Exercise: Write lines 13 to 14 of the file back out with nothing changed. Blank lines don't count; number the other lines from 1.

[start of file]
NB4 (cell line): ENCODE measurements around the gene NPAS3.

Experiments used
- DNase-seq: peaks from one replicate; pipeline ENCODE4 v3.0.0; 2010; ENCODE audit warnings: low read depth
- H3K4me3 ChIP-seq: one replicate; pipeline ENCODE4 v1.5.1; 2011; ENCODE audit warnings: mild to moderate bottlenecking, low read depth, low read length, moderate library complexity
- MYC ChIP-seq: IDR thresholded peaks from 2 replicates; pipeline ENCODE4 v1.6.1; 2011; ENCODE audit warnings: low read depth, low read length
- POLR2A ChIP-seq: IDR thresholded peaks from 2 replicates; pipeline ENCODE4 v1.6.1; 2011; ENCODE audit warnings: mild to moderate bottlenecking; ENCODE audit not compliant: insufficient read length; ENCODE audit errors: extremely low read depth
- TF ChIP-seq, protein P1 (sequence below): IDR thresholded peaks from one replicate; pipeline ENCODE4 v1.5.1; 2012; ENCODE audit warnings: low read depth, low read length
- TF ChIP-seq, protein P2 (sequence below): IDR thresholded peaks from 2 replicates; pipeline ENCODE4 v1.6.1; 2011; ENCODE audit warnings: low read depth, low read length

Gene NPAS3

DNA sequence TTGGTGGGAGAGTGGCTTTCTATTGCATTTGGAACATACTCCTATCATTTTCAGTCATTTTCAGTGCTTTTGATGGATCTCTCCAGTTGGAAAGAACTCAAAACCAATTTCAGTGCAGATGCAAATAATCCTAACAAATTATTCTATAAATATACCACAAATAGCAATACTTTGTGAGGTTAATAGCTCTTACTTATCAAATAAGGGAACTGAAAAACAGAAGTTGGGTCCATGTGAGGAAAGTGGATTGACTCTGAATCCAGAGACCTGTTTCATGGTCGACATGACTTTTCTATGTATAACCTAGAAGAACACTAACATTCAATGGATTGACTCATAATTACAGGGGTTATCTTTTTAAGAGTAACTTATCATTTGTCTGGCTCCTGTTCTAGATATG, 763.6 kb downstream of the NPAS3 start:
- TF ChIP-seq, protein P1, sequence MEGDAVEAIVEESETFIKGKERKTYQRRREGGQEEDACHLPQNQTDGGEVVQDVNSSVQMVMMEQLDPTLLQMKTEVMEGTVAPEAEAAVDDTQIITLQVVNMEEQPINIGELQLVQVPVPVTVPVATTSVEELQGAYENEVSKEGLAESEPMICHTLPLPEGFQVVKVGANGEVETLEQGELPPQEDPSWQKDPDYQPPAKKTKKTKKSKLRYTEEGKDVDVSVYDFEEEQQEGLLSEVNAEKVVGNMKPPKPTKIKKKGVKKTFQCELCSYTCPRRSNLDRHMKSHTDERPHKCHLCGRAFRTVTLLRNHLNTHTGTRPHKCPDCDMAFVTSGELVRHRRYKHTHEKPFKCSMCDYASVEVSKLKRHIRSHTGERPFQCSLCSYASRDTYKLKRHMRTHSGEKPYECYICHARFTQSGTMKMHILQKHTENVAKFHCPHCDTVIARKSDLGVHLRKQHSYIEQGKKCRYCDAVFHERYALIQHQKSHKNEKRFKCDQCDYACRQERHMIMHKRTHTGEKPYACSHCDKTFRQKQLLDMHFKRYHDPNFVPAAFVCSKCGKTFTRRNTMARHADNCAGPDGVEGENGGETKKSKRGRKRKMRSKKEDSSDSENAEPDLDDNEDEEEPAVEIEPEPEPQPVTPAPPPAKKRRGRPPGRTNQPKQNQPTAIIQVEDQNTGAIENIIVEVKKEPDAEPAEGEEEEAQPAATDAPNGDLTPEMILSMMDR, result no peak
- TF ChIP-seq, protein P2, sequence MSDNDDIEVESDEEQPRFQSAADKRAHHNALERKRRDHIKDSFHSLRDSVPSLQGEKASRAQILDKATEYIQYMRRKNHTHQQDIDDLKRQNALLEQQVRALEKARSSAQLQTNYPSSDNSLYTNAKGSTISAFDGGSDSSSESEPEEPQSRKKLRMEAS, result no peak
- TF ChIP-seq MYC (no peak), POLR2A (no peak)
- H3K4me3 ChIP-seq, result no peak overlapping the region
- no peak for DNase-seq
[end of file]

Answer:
- TF ChIP-seq MYC (no peak), POLR2A (no peak)
- H3K4me3 ChIP-seq, result no peak overlapping the region